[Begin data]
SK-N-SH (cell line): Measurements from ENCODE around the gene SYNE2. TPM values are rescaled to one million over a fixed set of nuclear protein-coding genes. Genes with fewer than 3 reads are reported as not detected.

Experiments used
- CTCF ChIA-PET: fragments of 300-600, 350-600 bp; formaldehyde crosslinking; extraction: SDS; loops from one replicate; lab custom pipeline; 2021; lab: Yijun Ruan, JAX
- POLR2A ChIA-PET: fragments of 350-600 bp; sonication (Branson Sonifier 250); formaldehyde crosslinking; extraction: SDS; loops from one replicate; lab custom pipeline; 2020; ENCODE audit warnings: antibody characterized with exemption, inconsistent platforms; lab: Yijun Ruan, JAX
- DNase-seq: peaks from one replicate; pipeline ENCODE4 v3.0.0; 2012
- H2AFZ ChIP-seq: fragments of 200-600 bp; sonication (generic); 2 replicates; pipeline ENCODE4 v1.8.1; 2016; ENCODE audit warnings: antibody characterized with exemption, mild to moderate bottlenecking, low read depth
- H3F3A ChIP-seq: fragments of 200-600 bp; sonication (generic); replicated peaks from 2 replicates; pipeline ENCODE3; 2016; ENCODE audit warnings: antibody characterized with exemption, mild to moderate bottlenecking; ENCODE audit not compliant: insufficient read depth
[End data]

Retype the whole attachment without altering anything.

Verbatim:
SK-N-SH (cell line): Measurements from ENCODE around the gene SYNE2. TPM values are rescaled to one million over a fixed set of nuclear protein-coding genes. Genes with fewer than 3 reads are reported as not detected.

Experiments used
- CTCF ChIA-PET: fragments of 300-600, 350-600 bp; formaldehyde crosslinking; extraction: SDS; loops from one replicate; lab custom pipeline; 2021; lab: Yijun Ruan, JAX
- POLR2A ChIA-PET: fragments of 350-600 bp; sonication (Branson Sonifier 250); formaldehyde crosslinking; extraction: SDS; loops from one replicate; lab custom pipeline; 2020; ENCODE audit warnings: antibody characterized with exemption, inconsistent platforms; lab: Yijun Ruan, JAX
- DNase-seq: peaks from one replicate; pipeline ENCODE4 v3.0.0; 2012
- H2AFZ ChIP-seq: fragments of 200-600 bp; sonication (generic); 2 replicates; pipeline ENCODE4 v1.8.1; 2016; ENCODE audit warnings: antibody characterized with exemption, mild to moderate bottlenecking, low read depth
- H3F3A ChIP-seq: fragments of 200-600 bp; sonication (generic); replicated peaks from 2 replicates; pipeline ENCODE3; 2016; ENCODE audit warnings: antibody characterized with exemption, mild to moderate bottlenecking; ENCODE audit not compliant: insufficient read depth